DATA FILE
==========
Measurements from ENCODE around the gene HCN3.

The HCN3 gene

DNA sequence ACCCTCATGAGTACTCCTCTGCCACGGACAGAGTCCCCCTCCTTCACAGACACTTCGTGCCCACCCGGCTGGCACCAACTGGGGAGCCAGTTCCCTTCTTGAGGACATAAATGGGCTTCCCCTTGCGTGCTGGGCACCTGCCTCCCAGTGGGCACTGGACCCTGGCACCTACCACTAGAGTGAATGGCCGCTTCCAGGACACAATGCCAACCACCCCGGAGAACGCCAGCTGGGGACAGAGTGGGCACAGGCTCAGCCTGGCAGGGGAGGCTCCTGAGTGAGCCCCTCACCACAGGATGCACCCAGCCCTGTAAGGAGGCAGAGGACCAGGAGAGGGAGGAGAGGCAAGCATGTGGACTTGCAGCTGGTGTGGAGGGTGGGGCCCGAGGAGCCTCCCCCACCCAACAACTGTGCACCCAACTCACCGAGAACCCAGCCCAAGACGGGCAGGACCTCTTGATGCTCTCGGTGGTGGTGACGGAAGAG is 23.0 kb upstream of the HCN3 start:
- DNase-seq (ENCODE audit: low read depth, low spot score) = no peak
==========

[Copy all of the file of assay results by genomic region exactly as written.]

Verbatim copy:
Measurements from ENCODE around the gene HCN3.

The HCN3 gene

DNA sequence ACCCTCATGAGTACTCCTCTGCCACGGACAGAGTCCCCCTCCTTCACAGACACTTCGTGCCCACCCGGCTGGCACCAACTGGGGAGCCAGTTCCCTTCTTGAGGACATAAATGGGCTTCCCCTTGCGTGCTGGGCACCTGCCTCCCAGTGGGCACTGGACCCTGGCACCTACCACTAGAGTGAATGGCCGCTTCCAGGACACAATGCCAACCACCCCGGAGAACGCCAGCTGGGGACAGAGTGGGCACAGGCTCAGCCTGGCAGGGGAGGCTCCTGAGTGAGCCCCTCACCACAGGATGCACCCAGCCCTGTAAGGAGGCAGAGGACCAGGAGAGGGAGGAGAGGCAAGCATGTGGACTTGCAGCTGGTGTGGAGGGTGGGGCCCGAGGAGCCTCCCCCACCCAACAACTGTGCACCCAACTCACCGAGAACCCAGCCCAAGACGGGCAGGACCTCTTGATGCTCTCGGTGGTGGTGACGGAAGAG is 23.0 kb upstream of the HCN3 start:
- DNase-seq (ENCODE audit: low read depth, low spot score) = no peak